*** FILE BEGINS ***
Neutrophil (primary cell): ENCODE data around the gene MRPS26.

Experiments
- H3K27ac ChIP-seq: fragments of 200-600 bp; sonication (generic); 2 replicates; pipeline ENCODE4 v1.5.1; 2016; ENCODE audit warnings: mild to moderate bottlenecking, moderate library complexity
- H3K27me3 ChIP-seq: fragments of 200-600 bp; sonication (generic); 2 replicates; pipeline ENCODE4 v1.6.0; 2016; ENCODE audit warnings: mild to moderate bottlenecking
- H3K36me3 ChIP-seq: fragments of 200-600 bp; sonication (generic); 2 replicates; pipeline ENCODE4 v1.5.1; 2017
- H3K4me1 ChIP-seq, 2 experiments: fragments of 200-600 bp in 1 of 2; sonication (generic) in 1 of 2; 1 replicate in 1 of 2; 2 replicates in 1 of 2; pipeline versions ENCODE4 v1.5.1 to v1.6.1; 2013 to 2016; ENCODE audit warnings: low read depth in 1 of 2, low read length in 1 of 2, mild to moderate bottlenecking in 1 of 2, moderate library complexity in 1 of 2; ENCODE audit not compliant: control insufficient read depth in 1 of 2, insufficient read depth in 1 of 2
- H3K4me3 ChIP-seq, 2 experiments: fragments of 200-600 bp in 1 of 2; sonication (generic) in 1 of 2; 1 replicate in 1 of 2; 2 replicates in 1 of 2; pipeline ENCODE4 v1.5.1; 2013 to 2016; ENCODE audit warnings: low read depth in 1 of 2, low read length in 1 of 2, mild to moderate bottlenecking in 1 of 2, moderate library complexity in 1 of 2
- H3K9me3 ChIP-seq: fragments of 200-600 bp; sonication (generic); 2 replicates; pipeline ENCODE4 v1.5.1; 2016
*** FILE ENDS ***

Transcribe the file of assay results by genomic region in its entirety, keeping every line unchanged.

Neutrophil (primary cell): ENCODE data around the gene MRPS26.

Experiments
- H3K27ac ChIP-seq: fragments of 200-600 bp; sonication (generic); 2 replicates; pipeline ENCODE4 v1.5.1; 2016; ENCODE audit warnings: mild to moderate bottlenecking, moderate library complexity
- H3K27me3 ChIP-seq: fragments of 200-600 bp; sonication (generic); 2 replicates; pipeline ENCODE4 v1.6.0; 2016; ENCODE audit warnings: mild to moderate bottlenecking
- H3K36me3 ChIP-seq: fragments of 200-600 bp; sonication (generic); 2 replicates; pipeline ENCODE4 v1.5.1; 2017
- H3K4me1 ChIP-seq, 2 experiments: fragments of 200-600 bp in 1 of 2; sonication (generic) in 1 of 2; 1 replicate in 1 of 2; 2 replicates in 1 of 2; pipeline versions ENCODE4 v1.5.1 to v1.6.1; 2013 to 2016; ENCODE audit warnings: low read depth in 1 of 2, low read length in 1 of 2, mild to moderate bottlenecking in 1 of 2, moderate library complexity in 1 of 2; ENCODE audit not compliant: control insufficient read depth in 1 of 2, insufficient read depth in 1 of 2
- H3K4me3 ChIP-seq, 2 experiments: fragments of 200-600 bp in 1 of 2; sonication (generic) in 1 of 2; 1 replicate in 1 of 2; 2 replicates in 1 of 2; pipeline ENCODE4 v1.5.1; 2013 to 2016; ENCODE audit warnings: low read depth in 1 of 2, low read length in 1 of 2, mild to moderate bottlenecking in 1 of 2, moderate library complexity in 1 of 2
- H3K9me3 ChIP-seq: fragments of 200-600 bp; sonication (generic); 2 replicates; pipeline ENCODE4 v1.5.1; 2016